Ain’t Them Bodies Saints

I don’t know much about Terrence Malick. But then again, I don’t know much about Alfred Hitchcock either, and it doesn’t stop me knowing that Disturbia is a rip-off of Rear Window. As literally every other critic on earth has noted, Ain’t Them Bodies Saints appears to be a homage to Malick’s love of trackless Southern landscapes, coruscating natural light and intense, underwritten characters. It’s a capable imitation, and just about watchable in its own right – but David Lowery must have more to offer than this.

We’re in Texas, probably in the 1970s, and Bonne & Clyde-alike outlaws Bob (Casey Affleck) and Ruth (Rooney Mara) are at the climax of a crime spree that has finally led the fuzz back to their hideout. In the inevitable gun battle, the third member of their gang is killed and Ruth manages to wing a sheriff before she and Bob give it up, snatching a moment to mutter to each other before they’re pulled apart by police. Since we’ve just heard that Ruth is pregnant – it’s a good thing lens flares don’t harm the baby – nobody’s surprised when Bob subsequently takes the rap, condemning himself to a long stretch while Ruth successfully lies her way out of sharing his punishment.

Fast forward four years and, after six failed attempts and roughly eighty thousand letters written in his oddly jerky handwriting, Bob absconds from a work party and goes on the lam. Ruth has never given up hope of him returning to her and their daughter, but her adoptive father (whose real son was the unlucky third wheel in Bob’s gang) urges her to stay away from him. Meanwhile, upstanding local bobby Patrick Wheeler (Ben Foster) is gently trying his luck with this wild, beautiful single mother, unaware that it was she who shot him. MEANWHILE MEANWHILE, Bob’s heading across country to find Ruth – but will he get there before he runs foul of one of the criminals he double-crossed in the past? So much tension! Quick, let’s have another sunrise.

I almost think I would have enjoyed Ain’t Them Bodies Saints more if it had been a silent film, challenging me to put my own story together from the endless procession of meaningful looks, light-sodden pastoral shots and hastily scribbled letters. It’s reminiscent of (stay with me on this) The Magic Roundabout, which was produced entirely in France before being rescreened in England with new, entirely unrelated scripts written by Emma Thompson’s dad – nobody with any sense is watching Florence, Brian and Zebedee for their wordplay, and the same is true of Bob and Ruth. The dialogue has so little bearing on what happens that you can just sink into the scenery and enjoy how pretty everything is without fretting about bothersome nonsense like narrative.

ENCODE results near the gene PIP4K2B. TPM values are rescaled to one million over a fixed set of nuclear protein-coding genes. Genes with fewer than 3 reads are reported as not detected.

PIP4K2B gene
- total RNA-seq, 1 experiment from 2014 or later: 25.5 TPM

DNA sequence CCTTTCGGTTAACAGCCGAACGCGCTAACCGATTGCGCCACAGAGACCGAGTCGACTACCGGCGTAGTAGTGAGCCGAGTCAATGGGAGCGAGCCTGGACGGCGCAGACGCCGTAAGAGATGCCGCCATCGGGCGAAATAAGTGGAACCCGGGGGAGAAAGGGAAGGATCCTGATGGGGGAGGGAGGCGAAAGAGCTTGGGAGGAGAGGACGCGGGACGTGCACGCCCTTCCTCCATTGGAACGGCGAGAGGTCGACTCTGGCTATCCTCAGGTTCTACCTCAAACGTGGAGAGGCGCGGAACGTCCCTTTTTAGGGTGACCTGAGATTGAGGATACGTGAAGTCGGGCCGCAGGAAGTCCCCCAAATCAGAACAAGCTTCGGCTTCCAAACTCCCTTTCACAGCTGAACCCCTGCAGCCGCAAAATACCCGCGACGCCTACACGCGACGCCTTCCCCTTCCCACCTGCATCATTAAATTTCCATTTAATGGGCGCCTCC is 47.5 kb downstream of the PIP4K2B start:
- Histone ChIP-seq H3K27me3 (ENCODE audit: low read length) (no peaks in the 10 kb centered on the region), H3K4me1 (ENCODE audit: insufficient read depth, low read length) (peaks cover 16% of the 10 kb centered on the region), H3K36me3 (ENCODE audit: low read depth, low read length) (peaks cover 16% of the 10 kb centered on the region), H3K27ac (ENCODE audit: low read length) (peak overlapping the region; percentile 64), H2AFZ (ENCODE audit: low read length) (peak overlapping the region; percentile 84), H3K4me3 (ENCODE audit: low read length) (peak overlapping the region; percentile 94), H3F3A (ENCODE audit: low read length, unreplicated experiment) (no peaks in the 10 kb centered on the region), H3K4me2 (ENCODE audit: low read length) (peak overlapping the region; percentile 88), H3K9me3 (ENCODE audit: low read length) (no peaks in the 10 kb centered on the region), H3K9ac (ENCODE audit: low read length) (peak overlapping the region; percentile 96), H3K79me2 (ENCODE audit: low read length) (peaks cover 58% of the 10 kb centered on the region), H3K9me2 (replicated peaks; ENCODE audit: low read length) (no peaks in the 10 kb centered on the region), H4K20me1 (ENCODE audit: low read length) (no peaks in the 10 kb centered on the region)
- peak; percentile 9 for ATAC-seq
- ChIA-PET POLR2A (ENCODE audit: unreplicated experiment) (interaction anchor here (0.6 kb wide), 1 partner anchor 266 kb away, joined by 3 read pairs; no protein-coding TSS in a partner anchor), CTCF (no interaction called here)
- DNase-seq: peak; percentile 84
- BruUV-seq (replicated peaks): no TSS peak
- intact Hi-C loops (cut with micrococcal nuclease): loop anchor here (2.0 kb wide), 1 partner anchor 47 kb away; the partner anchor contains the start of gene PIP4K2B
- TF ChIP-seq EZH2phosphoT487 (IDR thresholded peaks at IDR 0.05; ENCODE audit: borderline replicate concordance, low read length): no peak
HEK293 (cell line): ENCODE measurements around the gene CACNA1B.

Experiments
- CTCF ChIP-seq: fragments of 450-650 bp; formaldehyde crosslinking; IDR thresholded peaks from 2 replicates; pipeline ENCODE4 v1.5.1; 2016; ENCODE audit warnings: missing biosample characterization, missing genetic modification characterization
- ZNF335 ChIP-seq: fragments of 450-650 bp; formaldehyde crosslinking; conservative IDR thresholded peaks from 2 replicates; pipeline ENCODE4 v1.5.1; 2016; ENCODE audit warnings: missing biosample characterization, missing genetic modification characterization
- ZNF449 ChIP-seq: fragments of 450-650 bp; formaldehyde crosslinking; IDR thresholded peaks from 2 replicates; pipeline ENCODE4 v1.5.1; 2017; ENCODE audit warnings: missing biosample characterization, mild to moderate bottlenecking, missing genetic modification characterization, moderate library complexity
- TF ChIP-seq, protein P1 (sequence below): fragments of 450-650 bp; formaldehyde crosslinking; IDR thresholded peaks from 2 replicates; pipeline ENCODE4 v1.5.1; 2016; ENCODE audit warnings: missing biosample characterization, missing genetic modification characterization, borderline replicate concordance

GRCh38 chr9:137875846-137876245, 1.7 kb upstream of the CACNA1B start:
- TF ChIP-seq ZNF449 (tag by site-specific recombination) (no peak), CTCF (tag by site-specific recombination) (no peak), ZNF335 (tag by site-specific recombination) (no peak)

This also means you can ignore the ropier Texan accents (hi Rooney), although you wouldn’t want to ignore the performances themselves. Rooney Mara makes full use of a character who could have been a by-the-numbers tough bird, tying together the transition from outlaw to mother with a combination of little-girl-lost bravado and her trademark haunted eyes. Casey Affleck, who has even less to work with, breathes life into his barely-reformed baddie, just about balancing out the apparent contradictions in a character whose disregard for every piece of good advice he’s given is only outweighed by his inexplicable fondness for hitchhiking at gunpoint.

Ain’t Them Bodies Saints would make an absolutely beautiful short film – I’m thinking thirteen, fourteen minutes, love letter being read in voiceover but no other dialogue, not quite as many sunrises – but as a feature film, it doesn’t have anything like enough substance. After cutting his teeth with short films, David Lowery is quite right to stretch his wings a bit, and he’s been very lucky in his cast; the best thing he could do now would be to hire a writer, get out of the Deep South and make a film with no natural light at all. However gorgeous Ain’t Them Bodies Saints is (and it’s so, so gorgeous), lazy journalists like me will carry on calling him a cut-price Terrence Malick until he does something authentically his own.

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